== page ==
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tech_report_guanfeng_MEQ - Multiparty Equality Function...

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Multiparty Equality Function Computation in Networks with Point-to-Point Links Guanfeng Liang and Nitin Vaidya Department of Electrical and Computer Engineering, and Coordinated Science Laboratory University of Illinois at Urbana-Champaign [email protected], [email protected] Technical Report October 26, 2010 This research is supported in part by Army Research Office grant W-911-NF-0710287 and National Science Foundation award 1059540. Any opinions, findings, and conclusions or recommendations ex- pressed here are those of the authors and do not necessarily reflect the views of the funding agencies or the U.S. government.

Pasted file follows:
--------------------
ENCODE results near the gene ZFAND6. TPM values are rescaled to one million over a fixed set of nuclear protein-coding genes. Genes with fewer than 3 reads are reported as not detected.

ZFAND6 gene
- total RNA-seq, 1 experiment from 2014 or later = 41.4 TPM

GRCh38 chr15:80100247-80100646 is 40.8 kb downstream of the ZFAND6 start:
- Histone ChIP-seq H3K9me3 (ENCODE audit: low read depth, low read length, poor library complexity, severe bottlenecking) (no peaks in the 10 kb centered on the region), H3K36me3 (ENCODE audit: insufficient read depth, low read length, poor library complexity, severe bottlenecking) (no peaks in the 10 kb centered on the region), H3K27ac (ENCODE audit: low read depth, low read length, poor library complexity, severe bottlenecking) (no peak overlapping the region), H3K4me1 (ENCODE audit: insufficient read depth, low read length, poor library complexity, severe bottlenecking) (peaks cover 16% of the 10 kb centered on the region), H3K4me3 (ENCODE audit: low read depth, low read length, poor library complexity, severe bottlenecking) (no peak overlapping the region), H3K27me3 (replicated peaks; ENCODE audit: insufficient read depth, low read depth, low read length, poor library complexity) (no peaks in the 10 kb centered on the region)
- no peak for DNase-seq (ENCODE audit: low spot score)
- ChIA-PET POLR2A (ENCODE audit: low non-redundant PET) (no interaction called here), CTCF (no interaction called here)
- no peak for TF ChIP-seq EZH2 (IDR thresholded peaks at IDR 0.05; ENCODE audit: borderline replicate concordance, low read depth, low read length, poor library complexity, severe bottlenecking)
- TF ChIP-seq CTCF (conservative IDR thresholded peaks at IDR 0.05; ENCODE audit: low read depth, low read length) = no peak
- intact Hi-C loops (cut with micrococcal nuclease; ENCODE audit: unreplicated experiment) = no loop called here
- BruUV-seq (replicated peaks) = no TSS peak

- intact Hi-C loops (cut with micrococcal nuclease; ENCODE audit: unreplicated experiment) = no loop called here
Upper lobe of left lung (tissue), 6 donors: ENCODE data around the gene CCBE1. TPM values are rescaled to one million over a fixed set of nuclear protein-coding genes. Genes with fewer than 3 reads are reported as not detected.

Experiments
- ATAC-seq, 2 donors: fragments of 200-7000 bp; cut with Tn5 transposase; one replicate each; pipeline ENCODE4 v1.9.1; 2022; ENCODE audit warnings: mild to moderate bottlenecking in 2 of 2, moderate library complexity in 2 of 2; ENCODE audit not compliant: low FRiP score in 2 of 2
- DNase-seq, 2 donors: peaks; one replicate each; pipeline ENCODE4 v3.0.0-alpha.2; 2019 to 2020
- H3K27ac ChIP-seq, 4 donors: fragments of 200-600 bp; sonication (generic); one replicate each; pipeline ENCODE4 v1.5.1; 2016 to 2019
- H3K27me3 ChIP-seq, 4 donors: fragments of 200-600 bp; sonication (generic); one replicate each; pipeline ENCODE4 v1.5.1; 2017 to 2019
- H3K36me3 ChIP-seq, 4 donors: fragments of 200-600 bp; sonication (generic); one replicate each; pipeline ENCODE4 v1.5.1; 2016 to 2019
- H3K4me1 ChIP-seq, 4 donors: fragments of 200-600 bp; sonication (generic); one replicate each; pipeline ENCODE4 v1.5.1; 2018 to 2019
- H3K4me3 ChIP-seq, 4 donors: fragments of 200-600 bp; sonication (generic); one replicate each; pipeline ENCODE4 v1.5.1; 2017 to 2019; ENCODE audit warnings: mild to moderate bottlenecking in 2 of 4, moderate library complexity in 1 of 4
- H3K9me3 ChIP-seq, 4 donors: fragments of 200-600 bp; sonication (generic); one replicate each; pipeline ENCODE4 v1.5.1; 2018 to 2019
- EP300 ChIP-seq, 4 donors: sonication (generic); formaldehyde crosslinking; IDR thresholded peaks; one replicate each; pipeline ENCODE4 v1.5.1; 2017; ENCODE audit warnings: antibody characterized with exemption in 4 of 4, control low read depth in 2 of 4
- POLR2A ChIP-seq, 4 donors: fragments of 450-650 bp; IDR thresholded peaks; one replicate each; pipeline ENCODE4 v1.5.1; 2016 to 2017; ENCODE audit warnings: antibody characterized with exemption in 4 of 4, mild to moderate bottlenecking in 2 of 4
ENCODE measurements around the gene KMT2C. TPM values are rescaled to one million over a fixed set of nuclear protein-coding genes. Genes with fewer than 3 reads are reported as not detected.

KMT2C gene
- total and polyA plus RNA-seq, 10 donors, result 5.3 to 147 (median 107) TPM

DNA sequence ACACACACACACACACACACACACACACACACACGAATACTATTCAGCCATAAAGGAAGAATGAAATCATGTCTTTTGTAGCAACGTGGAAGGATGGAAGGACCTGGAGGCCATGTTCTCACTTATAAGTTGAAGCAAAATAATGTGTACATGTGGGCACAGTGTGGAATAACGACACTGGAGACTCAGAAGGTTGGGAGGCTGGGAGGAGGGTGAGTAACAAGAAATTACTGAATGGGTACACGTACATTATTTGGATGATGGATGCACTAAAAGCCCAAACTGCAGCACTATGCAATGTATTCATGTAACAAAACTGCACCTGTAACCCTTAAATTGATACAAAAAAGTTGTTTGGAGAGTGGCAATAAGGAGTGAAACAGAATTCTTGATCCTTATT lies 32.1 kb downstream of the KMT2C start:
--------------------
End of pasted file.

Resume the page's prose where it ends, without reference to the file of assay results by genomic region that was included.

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1 Introduction In this report, we study the multiparty communication complexity problem of the multiparty equality function (MEQ): EQ ( x 1 , · · · , x n ) = { 0 if x 1 = · · · = x n 1 otherwise . (1) The input vector x = ( x 1 , · · · , x n ) is distributed among n 2 nodes, with x i known to node i , where x i is chosen from the set { 1 , · · · , M } , for some integer M > 0. 1.1 Communication Complexity The notion of communication complexity (CC) was introduced by Yao in 1979 [2], who investigated the following problem involving two separated parties (Alice and Bob) want to mutually compute a Boolean function that is defined on pairs of inputs. Formally, let f : X × Y 7→ { 0 , 1 } be a Boolean function. The communication problem for f is the following two-party game: Alice receives x X and Bob receives y Y , and the goal is for them to compute f ( x, y ), collaboratively. Alice and Bob have unlimited computational power and a full description of f , but they do not know each other’s input. They determine the output value by exchanging messages. The computation ends when either Alice or Bob has enough information to determine f ( x, y ), and sends a special symbol “halt” to the other party. A protocol P for computing f is an algorithm, according to which Alice and Bob send binary messages to each other. A protocol proceeds in rounds. In every round, the protocol specifies whose turn it is to send a message. Each party in his/her turn sends one bit that may depend on his/her input and the previous messages he/she has received. A correct protocol for f should terminate for every input pair ( x, y ) X × Y , when either Alice or Bob knows f ( x, y ). The communication complexity of a protocol P is the number of bits exchanged for the worst case input pair. The communication complexity of a Boolean function f : X × Y 7→ { 0 , 1 } , is that of the protocols for f with the least complexity. 1.2 Multiparty Communication Complexity There is more than one way to generalize communication complexity to a multiparty setting. The most commonly used model is the “number on the forehead” model introduced in [1]. Formally, there is some function f : Π n i =1 X i 7→ { 0 , 1 } , and the input is ( x 1 , x 2 , · · · , x n ) where each x i X i . The i -th party can see all the x j such that j ̸ = i . As in the 2-party case, the n players have an agreed-upon protocol for communication, and all this communication is posted on a “public blackboard”. At the
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